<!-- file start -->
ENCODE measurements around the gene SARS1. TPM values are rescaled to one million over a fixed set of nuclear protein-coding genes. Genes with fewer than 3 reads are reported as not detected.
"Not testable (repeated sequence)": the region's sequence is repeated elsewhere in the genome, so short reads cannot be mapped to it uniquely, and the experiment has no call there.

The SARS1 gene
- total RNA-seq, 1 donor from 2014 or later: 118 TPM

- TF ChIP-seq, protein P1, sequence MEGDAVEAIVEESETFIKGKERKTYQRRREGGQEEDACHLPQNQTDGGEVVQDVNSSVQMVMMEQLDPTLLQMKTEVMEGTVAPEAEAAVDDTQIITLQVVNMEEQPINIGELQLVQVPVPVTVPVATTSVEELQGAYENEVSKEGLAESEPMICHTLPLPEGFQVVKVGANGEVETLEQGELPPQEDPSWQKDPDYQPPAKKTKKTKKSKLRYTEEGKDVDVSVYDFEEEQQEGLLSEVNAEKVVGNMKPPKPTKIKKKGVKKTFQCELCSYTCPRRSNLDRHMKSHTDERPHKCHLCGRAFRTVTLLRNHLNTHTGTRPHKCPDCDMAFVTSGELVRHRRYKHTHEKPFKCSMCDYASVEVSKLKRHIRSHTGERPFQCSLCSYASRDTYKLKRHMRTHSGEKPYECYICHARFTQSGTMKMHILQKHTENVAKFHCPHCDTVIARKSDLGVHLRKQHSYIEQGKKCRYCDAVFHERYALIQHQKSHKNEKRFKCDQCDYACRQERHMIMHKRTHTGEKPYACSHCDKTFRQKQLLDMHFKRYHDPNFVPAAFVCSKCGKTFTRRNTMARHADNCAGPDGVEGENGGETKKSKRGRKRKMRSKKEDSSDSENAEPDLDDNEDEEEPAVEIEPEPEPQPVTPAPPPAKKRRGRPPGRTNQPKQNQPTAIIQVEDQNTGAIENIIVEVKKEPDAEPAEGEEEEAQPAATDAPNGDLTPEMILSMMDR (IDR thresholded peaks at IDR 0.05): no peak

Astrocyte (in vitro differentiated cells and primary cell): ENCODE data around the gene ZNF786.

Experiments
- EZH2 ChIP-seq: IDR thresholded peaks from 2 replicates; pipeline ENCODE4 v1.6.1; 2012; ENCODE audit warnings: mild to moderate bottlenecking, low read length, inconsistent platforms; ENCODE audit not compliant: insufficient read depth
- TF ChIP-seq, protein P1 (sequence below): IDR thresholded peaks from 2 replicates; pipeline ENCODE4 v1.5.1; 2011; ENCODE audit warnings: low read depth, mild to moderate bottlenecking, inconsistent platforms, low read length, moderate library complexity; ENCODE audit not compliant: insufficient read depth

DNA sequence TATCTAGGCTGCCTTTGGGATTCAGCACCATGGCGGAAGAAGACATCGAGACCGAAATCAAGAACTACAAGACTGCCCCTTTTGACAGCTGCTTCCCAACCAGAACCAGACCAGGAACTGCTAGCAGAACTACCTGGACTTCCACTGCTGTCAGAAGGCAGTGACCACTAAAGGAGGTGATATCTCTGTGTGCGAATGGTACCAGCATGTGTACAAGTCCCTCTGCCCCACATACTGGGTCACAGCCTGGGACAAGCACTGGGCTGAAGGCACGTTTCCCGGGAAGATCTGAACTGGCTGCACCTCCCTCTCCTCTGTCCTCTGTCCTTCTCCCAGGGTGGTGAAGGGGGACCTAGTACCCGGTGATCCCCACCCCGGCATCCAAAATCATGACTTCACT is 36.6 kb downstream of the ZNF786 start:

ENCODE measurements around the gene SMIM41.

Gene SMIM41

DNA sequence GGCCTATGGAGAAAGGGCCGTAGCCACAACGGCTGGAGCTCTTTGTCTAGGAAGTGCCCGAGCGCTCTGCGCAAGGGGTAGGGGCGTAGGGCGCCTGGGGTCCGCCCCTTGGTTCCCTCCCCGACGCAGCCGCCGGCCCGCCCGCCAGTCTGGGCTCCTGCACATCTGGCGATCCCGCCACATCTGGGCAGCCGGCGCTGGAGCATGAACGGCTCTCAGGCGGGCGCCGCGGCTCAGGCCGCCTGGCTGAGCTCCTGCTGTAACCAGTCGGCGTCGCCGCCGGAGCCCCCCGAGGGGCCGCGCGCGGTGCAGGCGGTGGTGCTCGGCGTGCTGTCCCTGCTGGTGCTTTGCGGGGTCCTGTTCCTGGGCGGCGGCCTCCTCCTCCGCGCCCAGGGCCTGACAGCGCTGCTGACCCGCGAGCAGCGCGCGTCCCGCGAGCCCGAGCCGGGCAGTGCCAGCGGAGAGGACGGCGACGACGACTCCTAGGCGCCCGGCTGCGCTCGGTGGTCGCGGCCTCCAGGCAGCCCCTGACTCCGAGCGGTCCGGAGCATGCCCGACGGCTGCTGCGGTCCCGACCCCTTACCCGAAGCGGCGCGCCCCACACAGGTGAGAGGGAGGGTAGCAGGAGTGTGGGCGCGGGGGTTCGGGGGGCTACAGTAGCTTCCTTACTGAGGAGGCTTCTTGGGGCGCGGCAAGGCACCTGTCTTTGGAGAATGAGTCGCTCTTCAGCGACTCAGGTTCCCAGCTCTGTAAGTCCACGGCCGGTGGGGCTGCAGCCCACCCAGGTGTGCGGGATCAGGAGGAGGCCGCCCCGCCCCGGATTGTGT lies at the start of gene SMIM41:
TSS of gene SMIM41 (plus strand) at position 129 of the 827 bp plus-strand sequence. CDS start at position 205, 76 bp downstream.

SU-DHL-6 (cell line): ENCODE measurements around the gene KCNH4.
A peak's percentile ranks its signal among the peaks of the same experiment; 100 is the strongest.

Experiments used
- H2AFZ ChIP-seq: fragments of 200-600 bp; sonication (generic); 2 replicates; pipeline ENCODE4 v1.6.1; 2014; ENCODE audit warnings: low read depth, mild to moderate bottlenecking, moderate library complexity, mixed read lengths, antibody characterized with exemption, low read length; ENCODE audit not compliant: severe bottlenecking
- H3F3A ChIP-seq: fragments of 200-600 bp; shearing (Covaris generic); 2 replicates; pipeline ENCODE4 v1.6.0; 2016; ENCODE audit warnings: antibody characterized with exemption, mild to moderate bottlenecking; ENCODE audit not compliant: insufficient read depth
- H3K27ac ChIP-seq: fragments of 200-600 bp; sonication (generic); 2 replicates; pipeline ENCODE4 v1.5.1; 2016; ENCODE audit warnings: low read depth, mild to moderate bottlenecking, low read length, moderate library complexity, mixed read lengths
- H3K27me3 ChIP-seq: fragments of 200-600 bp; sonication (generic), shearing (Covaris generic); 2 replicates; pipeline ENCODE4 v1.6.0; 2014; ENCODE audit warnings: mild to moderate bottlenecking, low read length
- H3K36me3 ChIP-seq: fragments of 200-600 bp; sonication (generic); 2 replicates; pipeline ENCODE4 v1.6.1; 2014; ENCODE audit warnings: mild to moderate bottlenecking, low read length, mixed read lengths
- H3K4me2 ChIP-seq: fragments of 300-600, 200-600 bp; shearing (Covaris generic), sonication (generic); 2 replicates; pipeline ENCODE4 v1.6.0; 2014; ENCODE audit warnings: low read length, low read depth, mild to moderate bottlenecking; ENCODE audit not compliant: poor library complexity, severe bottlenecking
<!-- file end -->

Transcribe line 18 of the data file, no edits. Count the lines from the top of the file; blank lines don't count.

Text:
- H2AFZ ChIP-seq: fragments of 200-600 bp; sonication (generic); 2 replicates; pipeline ENCODE4 v1.6.1; 2014; ENCODE audit warnings: low read depth, mild to moderate bottlenecking, moderate library complexity, mixed read lengths, antibody characterized with exemption, low read length; ENCODE audit not compliant: severe bottlenecking